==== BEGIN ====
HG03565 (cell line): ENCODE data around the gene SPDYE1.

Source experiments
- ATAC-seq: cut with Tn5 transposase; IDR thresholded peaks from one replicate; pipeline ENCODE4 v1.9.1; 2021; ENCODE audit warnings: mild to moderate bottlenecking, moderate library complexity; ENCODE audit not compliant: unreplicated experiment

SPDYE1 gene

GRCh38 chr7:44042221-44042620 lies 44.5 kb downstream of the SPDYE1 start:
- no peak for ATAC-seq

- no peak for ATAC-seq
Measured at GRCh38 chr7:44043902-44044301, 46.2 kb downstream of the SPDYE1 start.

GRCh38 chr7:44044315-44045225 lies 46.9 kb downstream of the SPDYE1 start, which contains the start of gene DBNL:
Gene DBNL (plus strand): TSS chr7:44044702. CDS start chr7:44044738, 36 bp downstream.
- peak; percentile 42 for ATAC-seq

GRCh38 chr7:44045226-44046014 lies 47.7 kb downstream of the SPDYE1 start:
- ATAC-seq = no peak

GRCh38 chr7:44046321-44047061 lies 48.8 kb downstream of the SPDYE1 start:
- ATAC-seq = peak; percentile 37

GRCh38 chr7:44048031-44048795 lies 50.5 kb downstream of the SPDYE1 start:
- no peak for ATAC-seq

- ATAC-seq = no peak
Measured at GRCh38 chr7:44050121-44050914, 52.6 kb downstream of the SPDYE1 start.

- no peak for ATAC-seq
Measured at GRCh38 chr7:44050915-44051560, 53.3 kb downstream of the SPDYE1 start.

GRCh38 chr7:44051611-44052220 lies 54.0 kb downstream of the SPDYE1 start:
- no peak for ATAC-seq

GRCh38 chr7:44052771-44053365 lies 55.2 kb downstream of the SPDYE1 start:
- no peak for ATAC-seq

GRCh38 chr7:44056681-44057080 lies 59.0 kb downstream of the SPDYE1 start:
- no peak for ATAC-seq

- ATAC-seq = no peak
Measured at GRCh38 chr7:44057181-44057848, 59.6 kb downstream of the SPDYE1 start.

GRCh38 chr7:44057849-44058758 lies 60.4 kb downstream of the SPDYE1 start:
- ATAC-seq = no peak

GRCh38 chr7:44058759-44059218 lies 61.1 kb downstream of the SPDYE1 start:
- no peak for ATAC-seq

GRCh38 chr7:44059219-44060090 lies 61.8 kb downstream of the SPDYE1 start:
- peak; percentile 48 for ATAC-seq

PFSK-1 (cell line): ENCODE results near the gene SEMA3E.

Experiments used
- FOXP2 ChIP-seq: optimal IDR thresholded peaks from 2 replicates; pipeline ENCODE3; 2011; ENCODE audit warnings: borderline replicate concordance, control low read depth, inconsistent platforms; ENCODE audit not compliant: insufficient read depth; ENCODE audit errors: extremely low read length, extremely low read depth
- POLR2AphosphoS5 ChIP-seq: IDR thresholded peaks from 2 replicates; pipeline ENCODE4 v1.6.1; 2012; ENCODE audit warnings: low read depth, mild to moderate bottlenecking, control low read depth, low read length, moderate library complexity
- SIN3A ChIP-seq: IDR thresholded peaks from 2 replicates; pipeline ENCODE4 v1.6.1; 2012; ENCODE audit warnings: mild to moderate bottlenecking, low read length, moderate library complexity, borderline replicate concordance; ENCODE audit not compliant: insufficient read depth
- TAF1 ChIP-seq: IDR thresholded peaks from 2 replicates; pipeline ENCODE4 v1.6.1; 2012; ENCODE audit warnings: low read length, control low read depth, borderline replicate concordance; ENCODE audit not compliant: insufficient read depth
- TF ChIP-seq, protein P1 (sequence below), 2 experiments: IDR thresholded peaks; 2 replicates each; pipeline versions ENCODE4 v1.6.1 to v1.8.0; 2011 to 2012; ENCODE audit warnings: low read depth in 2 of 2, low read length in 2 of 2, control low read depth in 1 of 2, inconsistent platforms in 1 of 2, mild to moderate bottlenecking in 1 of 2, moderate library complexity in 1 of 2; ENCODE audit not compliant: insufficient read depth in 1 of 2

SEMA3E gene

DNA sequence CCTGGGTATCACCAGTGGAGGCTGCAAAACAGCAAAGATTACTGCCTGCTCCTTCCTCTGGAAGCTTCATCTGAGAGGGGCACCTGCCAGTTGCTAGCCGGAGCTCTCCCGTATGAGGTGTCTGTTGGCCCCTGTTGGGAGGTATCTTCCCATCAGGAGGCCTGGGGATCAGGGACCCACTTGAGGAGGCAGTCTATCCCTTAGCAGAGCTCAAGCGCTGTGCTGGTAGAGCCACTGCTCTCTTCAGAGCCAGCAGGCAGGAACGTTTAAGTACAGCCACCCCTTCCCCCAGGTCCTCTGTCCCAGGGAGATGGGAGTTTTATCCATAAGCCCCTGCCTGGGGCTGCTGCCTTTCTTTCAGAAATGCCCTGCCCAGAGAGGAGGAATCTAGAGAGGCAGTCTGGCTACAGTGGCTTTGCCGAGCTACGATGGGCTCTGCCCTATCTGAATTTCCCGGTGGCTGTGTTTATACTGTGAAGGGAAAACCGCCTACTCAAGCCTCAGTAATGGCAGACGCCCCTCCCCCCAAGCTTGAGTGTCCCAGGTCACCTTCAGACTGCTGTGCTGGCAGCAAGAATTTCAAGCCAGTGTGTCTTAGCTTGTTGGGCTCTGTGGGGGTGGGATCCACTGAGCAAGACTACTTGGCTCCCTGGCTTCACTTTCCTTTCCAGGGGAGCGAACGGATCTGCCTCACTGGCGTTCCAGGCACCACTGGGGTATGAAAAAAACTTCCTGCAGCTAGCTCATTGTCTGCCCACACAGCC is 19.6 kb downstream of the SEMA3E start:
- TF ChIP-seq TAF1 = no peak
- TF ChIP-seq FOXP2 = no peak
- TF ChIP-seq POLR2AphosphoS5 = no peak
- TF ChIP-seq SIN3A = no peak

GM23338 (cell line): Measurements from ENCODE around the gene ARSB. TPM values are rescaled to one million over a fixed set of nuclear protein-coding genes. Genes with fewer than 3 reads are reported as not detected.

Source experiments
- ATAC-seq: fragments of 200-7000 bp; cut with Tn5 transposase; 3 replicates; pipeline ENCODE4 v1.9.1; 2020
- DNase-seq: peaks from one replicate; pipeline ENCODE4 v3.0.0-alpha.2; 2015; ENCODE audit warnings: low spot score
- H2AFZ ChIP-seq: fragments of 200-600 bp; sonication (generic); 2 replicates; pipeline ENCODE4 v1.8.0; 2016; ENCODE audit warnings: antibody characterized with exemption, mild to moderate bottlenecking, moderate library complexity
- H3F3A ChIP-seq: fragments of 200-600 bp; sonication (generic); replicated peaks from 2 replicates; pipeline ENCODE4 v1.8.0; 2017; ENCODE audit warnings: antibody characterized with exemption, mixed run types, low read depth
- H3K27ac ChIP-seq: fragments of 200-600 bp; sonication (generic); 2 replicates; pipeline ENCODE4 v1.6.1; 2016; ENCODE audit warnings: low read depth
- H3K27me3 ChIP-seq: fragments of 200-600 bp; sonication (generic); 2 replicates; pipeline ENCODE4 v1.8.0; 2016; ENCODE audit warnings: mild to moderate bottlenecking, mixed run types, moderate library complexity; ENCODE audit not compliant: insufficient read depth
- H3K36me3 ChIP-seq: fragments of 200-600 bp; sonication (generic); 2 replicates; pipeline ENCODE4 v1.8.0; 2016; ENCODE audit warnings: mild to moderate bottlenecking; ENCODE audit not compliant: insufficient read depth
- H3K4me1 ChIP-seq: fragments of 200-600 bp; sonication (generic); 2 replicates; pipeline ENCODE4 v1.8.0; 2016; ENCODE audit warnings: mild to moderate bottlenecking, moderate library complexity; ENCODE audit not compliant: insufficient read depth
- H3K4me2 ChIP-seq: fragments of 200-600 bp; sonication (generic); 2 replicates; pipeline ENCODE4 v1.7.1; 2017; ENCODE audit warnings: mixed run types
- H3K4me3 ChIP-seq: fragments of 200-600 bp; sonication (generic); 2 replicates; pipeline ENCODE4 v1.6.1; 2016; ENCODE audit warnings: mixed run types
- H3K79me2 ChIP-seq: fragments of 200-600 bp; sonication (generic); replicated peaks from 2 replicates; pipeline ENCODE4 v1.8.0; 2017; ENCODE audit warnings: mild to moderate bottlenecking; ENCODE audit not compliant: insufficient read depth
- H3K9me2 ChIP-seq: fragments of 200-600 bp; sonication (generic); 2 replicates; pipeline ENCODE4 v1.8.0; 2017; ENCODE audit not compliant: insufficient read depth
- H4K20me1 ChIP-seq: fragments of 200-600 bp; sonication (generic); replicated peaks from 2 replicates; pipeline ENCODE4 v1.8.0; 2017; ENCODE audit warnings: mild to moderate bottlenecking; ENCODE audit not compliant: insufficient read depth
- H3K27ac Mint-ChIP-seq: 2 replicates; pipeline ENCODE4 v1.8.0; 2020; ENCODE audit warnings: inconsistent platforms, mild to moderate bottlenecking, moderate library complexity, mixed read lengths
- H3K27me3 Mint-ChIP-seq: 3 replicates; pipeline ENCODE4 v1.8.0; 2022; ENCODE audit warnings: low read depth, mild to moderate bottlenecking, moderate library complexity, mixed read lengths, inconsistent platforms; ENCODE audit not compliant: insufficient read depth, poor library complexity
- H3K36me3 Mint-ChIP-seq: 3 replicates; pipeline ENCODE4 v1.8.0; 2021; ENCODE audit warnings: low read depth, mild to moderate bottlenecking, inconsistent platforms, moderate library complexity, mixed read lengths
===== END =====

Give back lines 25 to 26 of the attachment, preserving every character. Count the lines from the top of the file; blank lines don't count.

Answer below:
- no peak for ATAC-seq

GRCh38 chr7:44056681-44057080 lies 59.0 kb downstream of the SPDYE1 start: